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Discussion Starter #1
Tonight I added baby food to the puppy's kibble to get her to eat it. Had dewormer powder on it which appeared to make her not want to eat it, that's why I added baby food (chicken & gravy). She started growling as soon as she dived into the food bowl and went after the Chihuahua when Chocolate came near while she was eating. Not typical behaviour for her at this point though when she first came home she did this a couple meals (I've been handfeeding her and petting her and having daughter pet during at least one of her meals a day since bringing her home). Baby food apparently is a high prize for her. I took the food from her immediately. Got the Chihuahua and held her in my lap with the food bowl next to her while handfed Kessel. Kessel went for her a couple more times (I prevented her from getting Chocolate of course), made her sit, and went back to handfeeding her one piece at a time before letting her put her head back in the bowl. By the time the food was gone, she was ignoring the Chi. Did I do the right thing? I WOULD NOT have done this with an older puppy or dog where there was risk of harm to the Chihuahua. Kessel is only 11 weeks old so controlling her and the Chi was easy enough. Would have been easier without the one year old constantly having to also be pushed back. On hindsight I should have put the one year old in her playpen while dealing with the dogs. So, did I approach this correctly (except for having not put the one year old child in a safe place while I dealt with the dogs)? What would be a better way as poor Chocolate was not happy in the least?
 

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Discussion Starter #3 (Edited)
Thank you for the link. Most of her meals she does eat in peace. I handfed her/pet her/rest my hand on her bowl/sit by her during one meal, she gets fed three to four times a day. I make her sit before I give her any food, whether I put the bowl down or handfeed. Sometimes I take the bowl from her once in a meal, make her sit, then give it back, but that's just every so often so that I know she'll let me take the bowl. I actually have to separate out all seven of my animals because the one cat has to have a special diet but he wants to eat any other dry food that's down. So I have to separate everybody and pick the food up after 15 minutes, whether or not everybody's done eating, or the cat will eat it and get it sick. I am hoping to find the cat a new home but doubt it will happen as I'm not just going to dump him or give him to whoever. I will start trading for a particularly good treat whenever I take the bowl from now on though (same with toys and whatnot) which I will limit doing. I'll finish reading through that thread also.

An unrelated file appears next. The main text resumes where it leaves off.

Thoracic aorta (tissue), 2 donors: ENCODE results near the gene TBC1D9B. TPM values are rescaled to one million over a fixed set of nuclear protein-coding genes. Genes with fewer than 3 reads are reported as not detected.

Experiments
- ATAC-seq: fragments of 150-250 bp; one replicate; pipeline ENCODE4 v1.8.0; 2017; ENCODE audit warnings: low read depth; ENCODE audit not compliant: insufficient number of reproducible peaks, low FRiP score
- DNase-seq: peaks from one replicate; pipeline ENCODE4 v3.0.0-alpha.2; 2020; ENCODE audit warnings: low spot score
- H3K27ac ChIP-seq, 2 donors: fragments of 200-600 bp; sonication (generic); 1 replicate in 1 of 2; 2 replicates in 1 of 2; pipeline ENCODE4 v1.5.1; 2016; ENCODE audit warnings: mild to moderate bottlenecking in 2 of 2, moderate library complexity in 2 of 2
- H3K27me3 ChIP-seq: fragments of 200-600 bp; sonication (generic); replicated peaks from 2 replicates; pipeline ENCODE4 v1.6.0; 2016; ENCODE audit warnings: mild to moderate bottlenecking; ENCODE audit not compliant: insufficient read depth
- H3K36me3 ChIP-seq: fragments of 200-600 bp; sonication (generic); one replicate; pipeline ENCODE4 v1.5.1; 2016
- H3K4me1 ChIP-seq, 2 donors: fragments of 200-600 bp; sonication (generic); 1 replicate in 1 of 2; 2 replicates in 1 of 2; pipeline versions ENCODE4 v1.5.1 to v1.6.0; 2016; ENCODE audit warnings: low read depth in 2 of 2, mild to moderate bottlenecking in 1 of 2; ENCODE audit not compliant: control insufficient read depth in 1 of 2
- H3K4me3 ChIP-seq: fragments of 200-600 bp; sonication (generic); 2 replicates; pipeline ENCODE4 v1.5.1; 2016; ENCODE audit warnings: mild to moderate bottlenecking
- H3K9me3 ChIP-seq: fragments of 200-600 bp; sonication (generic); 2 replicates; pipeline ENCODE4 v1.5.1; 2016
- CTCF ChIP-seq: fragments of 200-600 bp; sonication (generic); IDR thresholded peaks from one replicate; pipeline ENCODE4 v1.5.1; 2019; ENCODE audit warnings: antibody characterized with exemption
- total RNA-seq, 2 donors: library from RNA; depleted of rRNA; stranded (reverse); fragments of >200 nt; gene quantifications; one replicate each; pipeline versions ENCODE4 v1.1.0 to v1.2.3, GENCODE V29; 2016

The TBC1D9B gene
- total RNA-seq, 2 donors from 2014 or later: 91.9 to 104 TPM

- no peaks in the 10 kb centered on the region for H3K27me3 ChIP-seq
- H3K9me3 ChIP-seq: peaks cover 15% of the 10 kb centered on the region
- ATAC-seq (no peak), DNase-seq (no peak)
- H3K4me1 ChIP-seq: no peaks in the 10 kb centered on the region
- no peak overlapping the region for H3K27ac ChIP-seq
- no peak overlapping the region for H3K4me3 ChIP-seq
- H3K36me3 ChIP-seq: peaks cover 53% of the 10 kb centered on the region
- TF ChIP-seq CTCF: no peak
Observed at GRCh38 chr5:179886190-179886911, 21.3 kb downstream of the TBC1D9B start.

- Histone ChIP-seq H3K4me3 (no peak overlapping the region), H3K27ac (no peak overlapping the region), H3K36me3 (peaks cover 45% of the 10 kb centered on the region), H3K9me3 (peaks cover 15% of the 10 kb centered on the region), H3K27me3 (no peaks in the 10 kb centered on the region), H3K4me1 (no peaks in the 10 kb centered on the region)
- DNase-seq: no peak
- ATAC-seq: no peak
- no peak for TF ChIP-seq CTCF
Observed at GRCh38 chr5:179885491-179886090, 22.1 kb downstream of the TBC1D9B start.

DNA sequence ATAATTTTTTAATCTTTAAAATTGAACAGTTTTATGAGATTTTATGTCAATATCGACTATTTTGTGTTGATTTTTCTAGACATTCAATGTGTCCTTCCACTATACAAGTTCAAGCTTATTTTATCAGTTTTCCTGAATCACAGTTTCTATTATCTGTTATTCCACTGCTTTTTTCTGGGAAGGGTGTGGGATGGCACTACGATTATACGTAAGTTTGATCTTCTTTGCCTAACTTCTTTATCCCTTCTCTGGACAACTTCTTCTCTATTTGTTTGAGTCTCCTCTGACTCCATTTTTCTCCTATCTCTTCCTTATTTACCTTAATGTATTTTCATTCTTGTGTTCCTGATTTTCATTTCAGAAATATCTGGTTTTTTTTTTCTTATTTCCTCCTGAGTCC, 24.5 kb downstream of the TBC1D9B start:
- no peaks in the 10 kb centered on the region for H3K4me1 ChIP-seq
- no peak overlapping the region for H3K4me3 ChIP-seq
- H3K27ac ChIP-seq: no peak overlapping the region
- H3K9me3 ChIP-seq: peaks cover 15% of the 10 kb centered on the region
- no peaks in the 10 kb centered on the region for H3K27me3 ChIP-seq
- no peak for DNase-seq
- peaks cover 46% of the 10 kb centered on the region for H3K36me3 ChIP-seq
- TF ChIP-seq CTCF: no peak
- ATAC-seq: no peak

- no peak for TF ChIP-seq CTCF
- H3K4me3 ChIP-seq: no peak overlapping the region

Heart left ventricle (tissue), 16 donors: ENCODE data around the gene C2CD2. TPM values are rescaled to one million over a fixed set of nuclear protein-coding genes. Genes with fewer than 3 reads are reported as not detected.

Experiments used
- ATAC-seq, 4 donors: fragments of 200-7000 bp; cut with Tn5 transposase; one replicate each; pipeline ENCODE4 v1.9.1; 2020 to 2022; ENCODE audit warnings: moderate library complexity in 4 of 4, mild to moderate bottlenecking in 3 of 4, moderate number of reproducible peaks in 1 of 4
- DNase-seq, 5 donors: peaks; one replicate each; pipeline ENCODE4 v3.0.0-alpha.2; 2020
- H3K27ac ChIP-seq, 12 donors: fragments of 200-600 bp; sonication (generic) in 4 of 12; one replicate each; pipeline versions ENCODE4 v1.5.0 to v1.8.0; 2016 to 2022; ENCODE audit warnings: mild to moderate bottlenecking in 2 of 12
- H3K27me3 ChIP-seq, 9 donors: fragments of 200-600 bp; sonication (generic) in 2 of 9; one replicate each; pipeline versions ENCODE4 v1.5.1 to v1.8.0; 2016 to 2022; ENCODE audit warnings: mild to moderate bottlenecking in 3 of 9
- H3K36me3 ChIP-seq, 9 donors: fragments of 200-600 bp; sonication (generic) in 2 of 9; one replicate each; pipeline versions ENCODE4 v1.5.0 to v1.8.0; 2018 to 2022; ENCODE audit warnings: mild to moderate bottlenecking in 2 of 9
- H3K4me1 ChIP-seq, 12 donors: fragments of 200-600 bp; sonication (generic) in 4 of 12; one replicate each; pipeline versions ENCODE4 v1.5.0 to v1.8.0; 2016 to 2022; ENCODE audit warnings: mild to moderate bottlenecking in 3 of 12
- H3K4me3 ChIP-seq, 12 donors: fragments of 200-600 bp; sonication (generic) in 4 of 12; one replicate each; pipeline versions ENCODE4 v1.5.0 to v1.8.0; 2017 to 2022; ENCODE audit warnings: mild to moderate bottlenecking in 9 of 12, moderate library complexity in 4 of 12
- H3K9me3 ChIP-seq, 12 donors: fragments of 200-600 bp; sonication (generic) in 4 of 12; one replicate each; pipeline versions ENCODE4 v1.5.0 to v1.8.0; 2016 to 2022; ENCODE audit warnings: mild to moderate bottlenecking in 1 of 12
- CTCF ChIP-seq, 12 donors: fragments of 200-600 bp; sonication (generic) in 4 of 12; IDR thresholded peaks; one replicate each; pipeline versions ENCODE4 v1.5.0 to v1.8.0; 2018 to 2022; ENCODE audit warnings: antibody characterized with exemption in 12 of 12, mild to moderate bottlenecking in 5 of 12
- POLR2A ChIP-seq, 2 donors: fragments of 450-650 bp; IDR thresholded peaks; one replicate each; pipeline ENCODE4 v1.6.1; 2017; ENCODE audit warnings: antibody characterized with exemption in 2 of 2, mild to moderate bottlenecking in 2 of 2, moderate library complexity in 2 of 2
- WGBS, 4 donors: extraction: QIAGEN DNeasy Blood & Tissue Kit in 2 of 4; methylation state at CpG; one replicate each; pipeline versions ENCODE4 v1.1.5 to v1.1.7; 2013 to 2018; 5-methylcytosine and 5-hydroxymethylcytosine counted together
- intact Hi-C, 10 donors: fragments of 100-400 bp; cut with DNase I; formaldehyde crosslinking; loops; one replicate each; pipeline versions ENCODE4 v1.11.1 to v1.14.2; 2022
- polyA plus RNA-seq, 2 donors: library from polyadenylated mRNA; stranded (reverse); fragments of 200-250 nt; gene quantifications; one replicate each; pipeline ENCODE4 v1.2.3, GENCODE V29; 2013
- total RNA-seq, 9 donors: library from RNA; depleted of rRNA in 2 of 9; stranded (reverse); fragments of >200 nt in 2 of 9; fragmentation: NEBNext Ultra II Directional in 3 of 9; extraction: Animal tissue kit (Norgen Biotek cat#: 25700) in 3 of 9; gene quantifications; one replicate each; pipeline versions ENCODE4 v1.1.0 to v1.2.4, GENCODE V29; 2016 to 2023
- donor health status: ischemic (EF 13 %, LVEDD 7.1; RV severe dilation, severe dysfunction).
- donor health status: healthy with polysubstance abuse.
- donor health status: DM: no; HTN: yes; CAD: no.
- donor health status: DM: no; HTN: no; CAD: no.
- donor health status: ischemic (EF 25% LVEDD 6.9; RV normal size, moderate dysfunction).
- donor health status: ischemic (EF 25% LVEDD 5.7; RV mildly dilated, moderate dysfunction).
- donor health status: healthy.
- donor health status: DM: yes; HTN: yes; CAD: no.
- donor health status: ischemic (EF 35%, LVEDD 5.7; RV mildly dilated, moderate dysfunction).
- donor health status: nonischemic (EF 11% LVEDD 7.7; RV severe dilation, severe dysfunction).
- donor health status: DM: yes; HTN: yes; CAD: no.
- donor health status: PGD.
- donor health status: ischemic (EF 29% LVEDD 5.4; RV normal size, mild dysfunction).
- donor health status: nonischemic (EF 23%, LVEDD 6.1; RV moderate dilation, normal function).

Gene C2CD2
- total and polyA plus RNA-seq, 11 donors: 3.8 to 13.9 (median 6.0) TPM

My old dog Barley guarded his food and high-prized treats and his kennel. I did NOT do this kind of handling when he was a puppy, just had him sit before giving him his bowl of food in his kennel, though I did handfeed him since I've always handfed my dogs some. For clarity he didn't guard his food from me, it was from the other animals (the same cat that needs the special food is also a bully to the other cats and small dogs, he really should be an only cat) and later the children when they came into the family.
 

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. Sometimes I take the bowl from her once in a meal, make her sit, then give it back, but that's just every so often so that I know she'll let me take the bowl.
That causes food aggression (properly known as "resource guarding"). The dog doesn't learn "human has the right to take my food", the dog learns that "people bother me while I eat, I better make them stop."

I would just feed the dogs separately, for one thing. Actually treating resource guarding is fairly simple. Kabota displayed no RG until I gave him a marrow bone. He growled at me when I walked by him. So I grabbed some ham from the fridge and walked back and forth throwing bits of ham to him. I did this every day and by the third day, he was looking up excitedly when I walked by to see what delicious treat he was getting this time. I maintain this by randomly throwing him a treat every so often while he has a bone, and I always trade the bone for a treat when I want it back. (I don't let him chew on it when I can't supervise.)

Mind you, I still don't give him a bone when children are around, nor would I give him a bone with another animal present.
 

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Here's what Dunbar says: